Brian Dumoulin is not an offensive defenseman. The reliable, 26-year-old blueliner averages about 15 points a season and has six goals in his NHL career – four of them this year.

Saturday night in Toronto, though, he scored a beauty.

With the Maple Leafs up 3-0 late in the second period, Dumoulin made a power move to cut across the front of the net. He put the puck past Leafs netminder Frederik Andersen while simultaneously getting a shove from former teammate Ron Hainsey that caused Dumoulin’s shoulder to make contact with the goalie’s helmet.

Referee Dean Morton not only waved off the goal, but assessed Dumoulin a two-minute penalty for goalie interference. That meant the Penguins couldn’t even use their coach’s challenge on the play.

Less than 30 seconds later, what could have been a 3-1 game became a 4-0 blowout when Toronto’s Mitch Marner cashed in on the power play. When the Penguins later scored two to close the gap to 4-2, Dumoulin’s no-goal and subsequent penalty loomed large.

“I disagree with the call,” Penguins head coach Mike Sullivan said. “They see it a certain way out there. I do think the call should be challengeable, because it’s a turning point in the game. It’s a two-goal swing. And, based on everything that I watched and saw, it looked to me like it was a good goal.”

It’s an issue that’s been coming up all year long. And it’s not getting any clearer as teams head toward the postseason.

“It’s obviously a huge issue in the league; it seems like every week this issue gets raised,” Sullivan said. “It’s a challenge the league has to try to iron out. I know it’s being discussed, and everybody’s got to try to do their best to clarify the language and criteria or whatever it may be. Because, right now, I don’t think anybody really knows what’s goalie interference and what isn’t.”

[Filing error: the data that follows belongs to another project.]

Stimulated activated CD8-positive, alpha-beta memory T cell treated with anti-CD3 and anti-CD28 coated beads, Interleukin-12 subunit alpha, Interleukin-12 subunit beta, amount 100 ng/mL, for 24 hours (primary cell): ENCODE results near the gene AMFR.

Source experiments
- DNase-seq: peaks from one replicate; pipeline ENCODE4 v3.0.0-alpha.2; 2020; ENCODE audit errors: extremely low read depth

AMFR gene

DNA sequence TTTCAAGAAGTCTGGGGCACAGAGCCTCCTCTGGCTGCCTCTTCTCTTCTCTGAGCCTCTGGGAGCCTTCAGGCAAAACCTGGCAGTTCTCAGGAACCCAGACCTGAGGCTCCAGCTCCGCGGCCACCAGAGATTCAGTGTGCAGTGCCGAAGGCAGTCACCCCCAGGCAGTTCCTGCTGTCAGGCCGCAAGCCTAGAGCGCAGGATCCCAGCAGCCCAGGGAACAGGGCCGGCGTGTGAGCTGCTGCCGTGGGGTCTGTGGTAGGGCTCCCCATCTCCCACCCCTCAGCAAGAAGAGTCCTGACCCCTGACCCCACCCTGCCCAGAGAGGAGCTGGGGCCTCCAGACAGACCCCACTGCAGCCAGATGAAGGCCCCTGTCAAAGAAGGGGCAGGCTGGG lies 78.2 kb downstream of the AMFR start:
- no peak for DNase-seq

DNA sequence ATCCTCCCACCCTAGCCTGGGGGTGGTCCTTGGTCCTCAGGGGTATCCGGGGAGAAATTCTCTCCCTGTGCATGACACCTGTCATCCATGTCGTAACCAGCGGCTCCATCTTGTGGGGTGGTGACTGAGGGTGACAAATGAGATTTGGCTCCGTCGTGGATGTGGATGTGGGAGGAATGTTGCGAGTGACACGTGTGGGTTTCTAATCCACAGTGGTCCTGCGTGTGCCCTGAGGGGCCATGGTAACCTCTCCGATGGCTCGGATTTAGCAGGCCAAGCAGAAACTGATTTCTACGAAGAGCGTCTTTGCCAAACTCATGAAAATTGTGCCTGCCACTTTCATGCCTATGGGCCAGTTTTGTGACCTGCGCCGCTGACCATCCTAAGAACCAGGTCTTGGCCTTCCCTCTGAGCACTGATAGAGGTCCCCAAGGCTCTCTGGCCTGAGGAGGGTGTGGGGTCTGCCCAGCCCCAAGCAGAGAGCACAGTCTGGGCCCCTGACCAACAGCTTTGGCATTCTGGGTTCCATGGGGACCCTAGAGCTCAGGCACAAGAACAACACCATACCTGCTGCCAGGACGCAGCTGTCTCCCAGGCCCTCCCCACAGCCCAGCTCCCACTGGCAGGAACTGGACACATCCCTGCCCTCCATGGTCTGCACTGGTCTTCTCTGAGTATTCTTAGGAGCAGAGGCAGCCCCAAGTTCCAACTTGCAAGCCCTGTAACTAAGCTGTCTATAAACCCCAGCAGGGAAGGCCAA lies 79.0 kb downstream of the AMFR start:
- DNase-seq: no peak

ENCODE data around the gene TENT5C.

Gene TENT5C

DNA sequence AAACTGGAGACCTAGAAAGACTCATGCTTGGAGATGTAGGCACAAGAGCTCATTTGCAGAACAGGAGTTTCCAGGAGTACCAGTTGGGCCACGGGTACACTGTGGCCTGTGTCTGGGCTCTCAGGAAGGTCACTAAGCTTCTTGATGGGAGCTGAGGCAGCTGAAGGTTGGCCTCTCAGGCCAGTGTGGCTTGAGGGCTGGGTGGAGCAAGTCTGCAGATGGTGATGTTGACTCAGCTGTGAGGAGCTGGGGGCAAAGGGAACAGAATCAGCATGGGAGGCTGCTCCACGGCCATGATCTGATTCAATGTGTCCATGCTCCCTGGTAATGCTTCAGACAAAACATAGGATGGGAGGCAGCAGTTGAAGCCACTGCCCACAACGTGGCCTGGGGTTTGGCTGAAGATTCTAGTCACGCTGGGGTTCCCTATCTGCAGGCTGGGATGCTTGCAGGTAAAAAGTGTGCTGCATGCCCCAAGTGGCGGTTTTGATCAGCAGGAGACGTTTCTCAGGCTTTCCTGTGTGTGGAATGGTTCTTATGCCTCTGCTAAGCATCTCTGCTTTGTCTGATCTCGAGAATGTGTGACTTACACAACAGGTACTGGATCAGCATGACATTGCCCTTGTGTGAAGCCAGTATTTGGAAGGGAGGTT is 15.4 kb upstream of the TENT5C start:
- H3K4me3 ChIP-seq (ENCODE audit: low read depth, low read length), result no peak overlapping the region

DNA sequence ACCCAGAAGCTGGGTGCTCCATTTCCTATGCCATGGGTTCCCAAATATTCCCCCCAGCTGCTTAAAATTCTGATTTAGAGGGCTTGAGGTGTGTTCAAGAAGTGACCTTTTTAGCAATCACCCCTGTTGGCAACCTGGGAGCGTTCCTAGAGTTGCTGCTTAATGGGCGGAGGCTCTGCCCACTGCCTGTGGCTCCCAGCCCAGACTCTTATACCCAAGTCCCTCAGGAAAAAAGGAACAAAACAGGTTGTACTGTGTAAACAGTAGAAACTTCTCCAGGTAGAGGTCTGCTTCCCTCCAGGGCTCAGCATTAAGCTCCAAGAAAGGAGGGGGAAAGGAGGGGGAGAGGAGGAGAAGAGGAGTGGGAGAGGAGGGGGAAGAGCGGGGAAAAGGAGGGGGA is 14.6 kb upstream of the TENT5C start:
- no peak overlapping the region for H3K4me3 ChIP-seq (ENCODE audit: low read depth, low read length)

So what is goalie interference, anyway?

If it seems like the goaltender interference rule isn’t well-defined, rest assured that the NHL has put an awful lot of words around it. In the 2017-18 rulebook, you can find four pages (94 through 97) dedicated to Rule 69, Interference on the Goalkeeper. The spirit of the rule, essentially, is to protect goalies and allow them to play their position:

“A goalkeeper should have the ability to move freely within his goal crease without being hindered by the actions of an attacking player. If an attacking player enters the goal crease and, by his actions, impairs the goalkeeper’s ability to defend his goal, and a goal is scored, the goal will be disallowed.”

Also related are Rule 78.5, Disallowed Goals (114), and Rule 78.7 (ii), Coach’s Challenge, Scoring Plays Involving Potential “Interference on the Goalkeeper” (116-117).

In case that leaves any confusion, Table 16 dedicates six pages (150 through 155) to explaining various goalie interference scenarios and how to handle them. Dumoulin’s situation would seem to fall under scenario 1C:

“An attacking player makes incidental contact with the goalkeeper at the same time a goal is scored. Goal is disallowed. The official in his judgment may call a minor penalty on the attacking player. The announcement should be, ‘No goal due to interference with the goalkeeper.’”